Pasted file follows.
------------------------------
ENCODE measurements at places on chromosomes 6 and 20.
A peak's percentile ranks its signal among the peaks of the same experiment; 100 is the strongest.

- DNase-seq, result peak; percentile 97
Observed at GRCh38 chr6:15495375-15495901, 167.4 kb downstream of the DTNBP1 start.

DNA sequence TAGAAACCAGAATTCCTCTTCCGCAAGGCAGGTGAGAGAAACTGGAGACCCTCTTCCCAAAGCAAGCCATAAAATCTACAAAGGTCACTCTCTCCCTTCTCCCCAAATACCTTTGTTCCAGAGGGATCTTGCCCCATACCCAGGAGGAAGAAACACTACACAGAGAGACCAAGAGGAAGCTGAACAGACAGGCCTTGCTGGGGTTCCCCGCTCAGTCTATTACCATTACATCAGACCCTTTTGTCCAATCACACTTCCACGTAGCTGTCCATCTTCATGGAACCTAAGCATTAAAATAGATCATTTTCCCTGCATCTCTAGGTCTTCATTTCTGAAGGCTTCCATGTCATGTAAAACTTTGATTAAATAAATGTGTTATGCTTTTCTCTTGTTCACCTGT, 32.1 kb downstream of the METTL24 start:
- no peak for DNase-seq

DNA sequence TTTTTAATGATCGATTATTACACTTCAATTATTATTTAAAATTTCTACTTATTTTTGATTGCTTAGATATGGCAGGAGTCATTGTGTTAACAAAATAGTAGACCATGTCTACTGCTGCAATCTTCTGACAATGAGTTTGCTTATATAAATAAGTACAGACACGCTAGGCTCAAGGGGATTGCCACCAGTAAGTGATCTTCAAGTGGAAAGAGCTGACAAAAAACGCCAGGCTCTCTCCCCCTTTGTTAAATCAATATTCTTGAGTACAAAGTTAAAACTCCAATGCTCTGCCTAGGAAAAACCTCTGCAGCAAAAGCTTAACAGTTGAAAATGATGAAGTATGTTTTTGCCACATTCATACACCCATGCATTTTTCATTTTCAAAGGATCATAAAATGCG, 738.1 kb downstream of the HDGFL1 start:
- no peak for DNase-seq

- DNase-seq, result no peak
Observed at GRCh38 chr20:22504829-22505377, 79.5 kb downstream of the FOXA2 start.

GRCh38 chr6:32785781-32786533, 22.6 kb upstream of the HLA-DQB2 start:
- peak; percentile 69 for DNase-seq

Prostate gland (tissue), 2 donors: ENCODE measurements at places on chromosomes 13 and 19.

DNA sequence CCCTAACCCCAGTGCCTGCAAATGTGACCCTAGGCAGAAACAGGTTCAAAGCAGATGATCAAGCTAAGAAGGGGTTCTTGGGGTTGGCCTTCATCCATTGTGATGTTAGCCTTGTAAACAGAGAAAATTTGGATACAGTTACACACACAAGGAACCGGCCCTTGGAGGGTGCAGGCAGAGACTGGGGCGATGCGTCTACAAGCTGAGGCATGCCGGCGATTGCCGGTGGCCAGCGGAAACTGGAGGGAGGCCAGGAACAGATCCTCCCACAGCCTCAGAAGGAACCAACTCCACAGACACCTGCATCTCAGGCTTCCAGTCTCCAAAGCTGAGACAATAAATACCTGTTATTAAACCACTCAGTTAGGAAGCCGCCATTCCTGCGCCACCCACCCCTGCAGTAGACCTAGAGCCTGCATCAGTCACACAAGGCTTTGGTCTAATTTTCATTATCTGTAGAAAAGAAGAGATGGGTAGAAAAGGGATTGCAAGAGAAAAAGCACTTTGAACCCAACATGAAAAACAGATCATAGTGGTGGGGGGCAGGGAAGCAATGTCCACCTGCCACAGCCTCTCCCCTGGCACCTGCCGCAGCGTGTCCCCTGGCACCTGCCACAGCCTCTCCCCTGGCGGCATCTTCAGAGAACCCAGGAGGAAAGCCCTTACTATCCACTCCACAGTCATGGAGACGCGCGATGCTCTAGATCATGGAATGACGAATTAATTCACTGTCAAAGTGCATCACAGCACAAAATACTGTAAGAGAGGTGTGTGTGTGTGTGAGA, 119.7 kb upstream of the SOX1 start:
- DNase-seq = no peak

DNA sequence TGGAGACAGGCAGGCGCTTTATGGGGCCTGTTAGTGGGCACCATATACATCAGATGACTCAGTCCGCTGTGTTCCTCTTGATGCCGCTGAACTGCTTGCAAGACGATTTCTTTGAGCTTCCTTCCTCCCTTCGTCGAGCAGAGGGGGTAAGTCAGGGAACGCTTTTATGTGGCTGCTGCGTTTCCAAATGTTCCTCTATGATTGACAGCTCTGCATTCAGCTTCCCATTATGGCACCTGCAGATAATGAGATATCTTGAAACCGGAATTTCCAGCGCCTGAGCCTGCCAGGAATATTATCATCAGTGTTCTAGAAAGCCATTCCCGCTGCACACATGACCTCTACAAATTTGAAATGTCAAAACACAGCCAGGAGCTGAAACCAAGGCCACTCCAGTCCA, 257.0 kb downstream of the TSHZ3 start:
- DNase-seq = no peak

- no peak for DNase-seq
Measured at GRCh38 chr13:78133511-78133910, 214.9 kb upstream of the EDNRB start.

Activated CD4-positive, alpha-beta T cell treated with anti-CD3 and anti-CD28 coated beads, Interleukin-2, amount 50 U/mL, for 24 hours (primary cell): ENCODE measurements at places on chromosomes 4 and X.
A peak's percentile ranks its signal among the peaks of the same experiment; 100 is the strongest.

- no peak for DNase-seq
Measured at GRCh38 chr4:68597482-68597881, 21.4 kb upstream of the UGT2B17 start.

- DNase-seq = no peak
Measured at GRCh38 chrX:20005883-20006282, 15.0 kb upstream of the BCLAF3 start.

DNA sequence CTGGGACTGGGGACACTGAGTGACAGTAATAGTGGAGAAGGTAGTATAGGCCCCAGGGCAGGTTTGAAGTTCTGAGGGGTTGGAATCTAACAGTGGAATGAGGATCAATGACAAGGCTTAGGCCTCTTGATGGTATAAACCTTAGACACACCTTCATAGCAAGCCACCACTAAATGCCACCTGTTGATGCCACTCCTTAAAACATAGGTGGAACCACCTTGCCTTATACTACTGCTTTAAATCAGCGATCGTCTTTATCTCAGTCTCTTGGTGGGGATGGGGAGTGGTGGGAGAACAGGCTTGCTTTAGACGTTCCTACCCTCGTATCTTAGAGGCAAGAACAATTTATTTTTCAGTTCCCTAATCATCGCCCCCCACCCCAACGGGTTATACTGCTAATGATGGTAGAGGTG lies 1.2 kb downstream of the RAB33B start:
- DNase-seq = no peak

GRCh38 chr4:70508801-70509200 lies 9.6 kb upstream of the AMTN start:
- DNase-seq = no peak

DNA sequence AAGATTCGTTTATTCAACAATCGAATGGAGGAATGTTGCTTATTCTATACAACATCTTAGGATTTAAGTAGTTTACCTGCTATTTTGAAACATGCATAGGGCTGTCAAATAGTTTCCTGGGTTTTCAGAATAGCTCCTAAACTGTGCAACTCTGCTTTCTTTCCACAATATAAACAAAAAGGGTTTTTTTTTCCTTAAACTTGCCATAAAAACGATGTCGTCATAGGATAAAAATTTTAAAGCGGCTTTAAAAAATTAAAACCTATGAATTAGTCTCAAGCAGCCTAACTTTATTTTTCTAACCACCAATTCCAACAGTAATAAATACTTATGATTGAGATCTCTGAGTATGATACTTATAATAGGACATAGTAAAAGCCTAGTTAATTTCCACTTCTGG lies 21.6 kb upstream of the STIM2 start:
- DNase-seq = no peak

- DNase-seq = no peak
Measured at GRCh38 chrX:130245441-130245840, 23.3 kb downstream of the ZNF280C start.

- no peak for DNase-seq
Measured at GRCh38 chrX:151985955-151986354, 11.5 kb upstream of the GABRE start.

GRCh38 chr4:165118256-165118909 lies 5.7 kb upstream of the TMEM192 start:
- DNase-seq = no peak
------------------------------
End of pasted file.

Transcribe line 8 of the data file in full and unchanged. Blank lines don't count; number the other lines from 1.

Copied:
- no peak for DNase-seq